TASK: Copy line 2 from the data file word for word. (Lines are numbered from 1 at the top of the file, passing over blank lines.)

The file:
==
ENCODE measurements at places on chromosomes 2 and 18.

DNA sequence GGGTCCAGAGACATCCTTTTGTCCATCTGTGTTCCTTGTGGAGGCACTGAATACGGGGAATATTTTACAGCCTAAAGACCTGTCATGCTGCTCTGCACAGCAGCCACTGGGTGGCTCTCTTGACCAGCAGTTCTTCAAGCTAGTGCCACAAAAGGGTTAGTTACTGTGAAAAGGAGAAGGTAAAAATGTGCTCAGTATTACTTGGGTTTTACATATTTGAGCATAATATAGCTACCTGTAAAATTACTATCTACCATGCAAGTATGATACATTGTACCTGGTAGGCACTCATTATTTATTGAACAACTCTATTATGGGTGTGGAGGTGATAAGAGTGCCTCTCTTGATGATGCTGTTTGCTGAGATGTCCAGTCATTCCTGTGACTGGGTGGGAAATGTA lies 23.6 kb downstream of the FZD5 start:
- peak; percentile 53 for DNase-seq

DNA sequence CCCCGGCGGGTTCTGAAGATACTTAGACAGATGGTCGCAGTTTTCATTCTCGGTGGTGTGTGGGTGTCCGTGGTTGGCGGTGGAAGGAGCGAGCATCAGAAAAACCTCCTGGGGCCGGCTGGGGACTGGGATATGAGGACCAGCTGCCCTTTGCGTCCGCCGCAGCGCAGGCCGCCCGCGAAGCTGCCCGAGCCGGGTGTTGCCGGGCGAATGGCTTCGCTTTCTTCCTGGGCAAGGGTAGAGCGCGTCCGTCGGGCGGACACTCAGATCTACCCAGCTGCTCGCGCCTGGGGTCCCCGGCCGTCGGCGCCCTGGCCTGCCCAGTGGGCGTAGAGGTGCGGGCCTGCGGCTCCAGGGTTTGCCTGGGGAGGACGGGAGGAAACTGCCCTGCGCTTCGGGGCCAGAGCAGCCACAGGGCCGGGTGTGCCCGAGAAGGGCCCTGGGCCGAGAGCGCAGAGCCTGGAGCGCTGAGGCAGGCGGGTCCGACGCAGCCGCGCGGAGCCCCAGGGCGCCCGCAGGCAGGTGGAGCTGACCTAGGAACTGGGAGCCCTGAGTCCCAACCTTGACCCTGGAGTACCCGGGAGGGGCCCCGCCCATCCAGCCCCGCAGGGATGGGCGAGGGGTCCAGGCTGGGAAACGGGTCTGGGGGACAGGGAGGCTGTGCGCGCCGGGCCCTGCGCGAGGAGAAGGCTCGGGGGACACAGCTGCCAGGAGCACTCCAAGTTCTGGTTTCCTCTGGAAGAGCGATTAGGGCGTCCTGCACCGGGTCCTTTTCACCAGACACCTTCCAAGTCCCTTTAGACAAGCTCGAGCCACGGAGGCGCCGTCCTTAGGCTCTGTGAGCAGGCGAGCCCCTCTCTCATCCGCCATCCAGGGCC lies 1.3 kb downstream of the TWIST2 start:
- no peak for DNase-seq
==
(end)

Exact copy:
DNA sequence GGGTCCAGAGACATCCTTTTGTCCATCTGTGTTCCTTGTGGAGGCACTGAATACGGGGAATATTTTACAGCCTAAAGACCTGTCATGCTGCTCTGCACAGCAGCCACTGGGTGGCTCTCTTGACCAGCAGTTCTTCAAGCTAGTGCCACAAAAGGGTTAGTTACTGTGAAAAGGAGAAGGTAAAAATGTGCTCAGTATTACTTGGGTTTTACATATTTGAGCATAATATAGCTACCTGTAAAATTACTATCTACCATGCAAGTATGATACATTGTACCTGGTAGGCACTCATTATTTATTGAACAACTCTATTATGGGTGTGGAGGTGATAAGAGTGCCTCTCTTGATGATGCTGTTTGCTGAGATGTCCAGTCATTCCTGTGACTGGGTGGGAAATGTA lies 23.6 kb downstream of the FZD5 start: